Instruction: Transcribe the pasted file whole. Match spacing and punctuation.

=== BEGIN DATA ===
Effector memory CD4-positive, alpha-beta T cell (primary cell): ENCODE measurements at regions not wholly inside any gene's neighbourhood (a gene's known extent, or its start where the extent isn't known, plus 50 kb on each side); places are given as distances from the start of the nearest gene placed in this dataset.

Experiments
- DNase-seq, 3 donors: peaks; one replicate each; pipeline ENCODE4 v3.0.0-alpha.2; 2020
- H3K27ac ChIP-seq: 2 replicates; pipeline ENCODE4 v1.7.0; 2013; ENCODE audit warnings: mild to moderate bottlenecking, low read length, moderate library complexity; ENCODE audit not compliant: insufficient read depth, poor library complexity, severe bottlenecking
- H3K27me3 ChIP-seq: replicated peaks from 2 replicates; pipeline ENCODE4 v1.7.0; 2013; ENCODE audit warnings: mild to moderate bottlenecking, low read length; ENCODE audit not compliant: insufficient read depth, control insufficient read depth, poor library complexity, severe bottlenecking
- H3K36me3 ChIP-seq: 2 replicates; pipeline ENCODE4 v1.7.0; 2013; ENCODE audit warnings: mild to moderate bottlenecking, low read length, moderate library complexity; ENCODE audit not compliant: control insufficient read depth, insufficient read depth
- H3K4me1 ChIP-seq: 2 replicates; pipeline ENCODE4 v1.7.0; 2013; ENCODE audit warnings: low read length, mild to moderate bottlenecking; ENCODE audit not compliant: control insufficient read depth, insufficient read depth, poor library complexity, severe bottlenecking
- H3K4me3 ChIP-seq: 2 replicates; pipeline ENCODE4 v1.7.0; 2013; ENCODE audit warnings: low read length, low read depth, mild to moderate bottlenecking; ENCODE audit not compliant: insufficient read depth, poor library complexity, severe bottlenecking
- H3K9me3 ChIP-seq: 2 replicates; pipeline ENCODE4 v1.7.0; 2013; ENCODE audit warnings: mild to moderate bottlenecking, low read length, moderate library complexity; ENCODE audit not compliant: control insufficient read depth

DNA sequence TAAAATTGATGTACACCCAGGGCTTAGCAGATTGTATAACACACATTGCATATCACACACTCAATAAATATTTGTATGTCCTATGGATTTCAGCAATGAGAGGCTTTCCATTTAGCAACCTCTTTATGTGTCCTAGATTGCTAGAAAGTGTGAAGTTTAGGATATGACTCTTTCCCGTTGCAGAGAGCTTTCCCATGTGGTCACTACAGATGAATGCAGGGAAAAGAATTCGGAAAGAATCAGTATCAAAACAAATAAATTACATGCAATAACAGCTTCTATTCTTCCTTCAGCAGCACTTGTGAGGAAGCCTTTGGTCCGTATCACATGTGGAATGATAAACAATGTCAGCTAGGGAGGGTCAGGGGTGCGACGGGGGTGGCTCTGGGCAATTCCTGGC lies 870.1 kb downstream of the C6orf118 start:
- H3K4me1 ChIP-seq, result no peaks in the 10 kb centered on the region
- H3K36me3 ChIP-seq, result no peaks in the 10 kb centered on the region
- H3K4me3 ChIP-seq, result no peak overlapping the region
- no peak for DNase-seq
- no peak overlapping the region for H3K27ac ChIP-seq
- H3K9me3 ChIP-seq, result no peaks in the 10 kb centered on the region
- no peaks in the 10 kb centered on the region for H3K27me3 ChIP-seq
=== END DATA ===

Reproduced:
Effector memory CD4-positive, alpha-beta T cell (primary cell): ENCODE measurements at regions not wholly inside any gene's neighbourhood (a gene's known extent, or its start where the extent isn't known, plus 50 kb on each side); places are given as distances from the start of the nearest gene placed in this dataset.

Experiments
- DNase-seq, 3 donors: peaks; one replicate each; pipeline ENCODE4 v3.0.0-alpha.2; 2020
- H3K27ac ChIP-seq: 2 replicates; pipeline ENCODE4 v1.7.0; 2013; ENCODE audit warnings: mild to moderate bottlenecking, low read length, moderate library complexity; ENCODE audit not compliant: insufficient read depth, poor library complexity, severe bottlenecking
- H3K27me3 ChIP-seq: replicated peaks from 2 replicates; pipeline ENCODE4 v1.7.0; 2013; ENCODE audit warnings: mild to moderate bottlenecking, low read length; ENCODE audit not compliant: insufficient read depth, control insufficient read depth, poor library complexity, severe bottlenecking
- H3K36me3 ChIP-seq: 2 replicates; pipeline ENCODE4 v1.7.0; 2013; ENCODE audit warnings: mild to moderate bottlenecking, low read length, moderate library complexity; ENCODE audit not compliant: control insufficient read depth, insufficient read depth
- H3K4me1 ChIP-seq: 2 replicates; pipeline ENCODE4 v1.7.0; 2013; ENCODE audit warnings: low read length, mild to moderate bottlenecking; ENCODE audit not compliant: control insufficient read depth, insufficient read depth, poor library complexity, severe bottlenecking
- H3K4me3 ChIP-seq: 2 replicates; pipeline ENCODE4 v1.7.0; 2013; ENCODE audit warnings: low read length, low read depth, mild to moderate bottlenecking; ENCODE audit not compliant: insufficient read depth, poor library complexity, severe bottlenecking
- H3K9me3 ChIP-seq: 2 replicates; pipeline ENCODE4 v1.7.0; 2013; ENCODE audit warnings: mild to moderate bottlenecking, low read length, moderate library complexity; ENCODE audit not compliant: control insufficient read depth

DNA sequence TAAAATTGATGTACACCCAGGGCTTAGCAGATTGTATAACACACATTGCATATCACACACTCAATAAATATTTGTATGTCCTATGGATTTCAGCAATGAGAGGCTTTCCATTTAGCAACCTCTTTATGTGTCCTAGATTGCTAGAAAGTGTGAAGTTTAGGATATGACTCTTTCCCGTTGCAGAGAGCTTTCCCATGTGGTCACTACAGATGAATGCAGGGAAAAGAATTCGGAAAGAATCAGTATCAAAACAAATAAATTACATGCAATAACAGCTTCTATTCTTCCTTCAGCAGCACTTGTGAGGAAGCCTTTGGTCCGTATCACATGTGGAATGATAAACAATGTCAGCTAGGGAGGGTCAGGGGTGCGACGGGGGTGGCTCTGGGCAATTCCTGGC lies 870.1 kb downstream of the C6orf118 start:
- H3K4me1 ChIP-seq, result no peaks in the 10 kb centered on the region
- H3K36me3 ChIP-seq, result no peaks in the 10 kb centered on the region
- H3K4me3 ChIP-seq, result no peak overlapping the region
- no peak for DNase-seq
- no peak overlapping the region for H3K27ac ChIP-seq
- H3K9me3 ChIP-seq, result no peaks in the 10 kb centered on the region
- no peaks in the 10 kb centered on the region for H3K27me3 ChIP-seq